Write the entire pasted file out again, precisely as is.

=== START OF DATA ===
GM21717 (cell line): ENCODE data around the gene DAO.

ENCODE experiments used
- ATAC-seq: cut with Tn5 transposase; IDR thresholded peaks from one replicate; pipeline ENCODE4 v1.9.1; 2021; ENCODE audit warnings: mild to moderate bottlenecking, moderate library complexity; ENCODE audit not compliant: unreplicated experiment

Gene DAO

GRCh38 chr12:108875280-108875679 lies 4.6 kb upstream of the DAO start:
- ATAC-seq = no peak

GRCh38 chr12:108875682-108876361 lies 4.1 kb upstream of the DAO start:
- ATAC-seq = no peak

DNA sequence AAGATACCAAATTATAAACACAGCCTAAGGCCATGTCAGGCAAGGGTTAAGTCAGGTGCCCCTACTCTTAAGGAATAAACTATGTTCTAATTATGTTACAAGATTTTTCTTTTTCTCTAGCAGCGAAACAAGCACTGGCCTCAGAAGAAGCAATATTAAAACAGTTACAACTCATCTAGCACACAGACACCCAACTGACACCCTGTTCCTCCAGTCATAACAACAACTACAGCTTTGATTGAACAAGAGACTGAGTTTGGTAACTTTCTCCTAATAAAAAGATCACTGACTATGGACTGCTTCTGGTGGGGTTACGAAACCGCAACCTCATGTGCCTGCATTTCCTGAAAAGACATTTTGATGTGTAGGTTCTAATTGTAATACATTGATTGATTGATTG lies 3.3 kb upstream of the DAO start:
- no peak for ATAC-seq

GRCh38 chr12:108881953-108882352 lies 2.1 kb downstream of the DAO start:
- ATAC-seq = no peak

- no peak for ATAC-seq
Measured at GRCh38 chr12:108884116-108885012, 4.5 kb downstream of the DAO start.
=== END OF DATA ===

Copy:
GM21717 (cell line): ENCODE data around the gene DAO.

ENCODE experiments used
- ATAC-seq: cut with Tn5 transposase; IDR thresholded peaks from one replicate; pipeline ENCODE4 v1.9.1; 2021; ENCODE audit warnings: mild to moderate bottlenecking, moderate library complexity; ENCODE audit not compliant: unreplicated experiment

Gene DAO

GRCh38 chr12:108875280-108875679 lies 4.6 kb upstream of the DAO start:
- ATAC-seq = no peak

GRCh38 chr12:108875682-108876361 lies 4.1 kb upstream of the DAO start:
- ATAC-seq = no peak

DNA sequence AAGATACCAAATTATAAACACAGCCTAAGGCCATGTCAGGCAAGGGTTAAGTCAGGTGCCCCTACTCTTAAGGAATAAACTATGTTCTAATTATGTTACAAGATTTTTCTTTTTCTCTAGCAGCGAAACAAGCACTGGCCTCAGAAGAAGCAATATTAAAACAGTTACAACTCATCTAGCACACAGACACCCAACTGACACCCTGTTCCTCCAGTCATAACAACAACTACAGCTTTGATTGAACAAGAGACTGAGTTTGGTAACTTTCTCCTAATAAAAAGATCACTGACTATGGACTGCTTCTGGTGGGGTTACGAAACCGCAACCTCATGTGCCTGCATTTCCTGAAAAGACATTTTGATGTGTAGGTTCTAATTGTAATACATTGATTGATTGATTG lies 3.3 kb upstream of the DAO start:
- no peak for ATAC-seq

GRCh38 chr12:108881953-108882352 lies 2.1 kb downstream of the DAO start:
- ATAC-seq = no peak

- no peak for ATAC-seq
Measured at GRCh38 chr12:108884116-108885012, 4.5 kb downstream of the DAO start.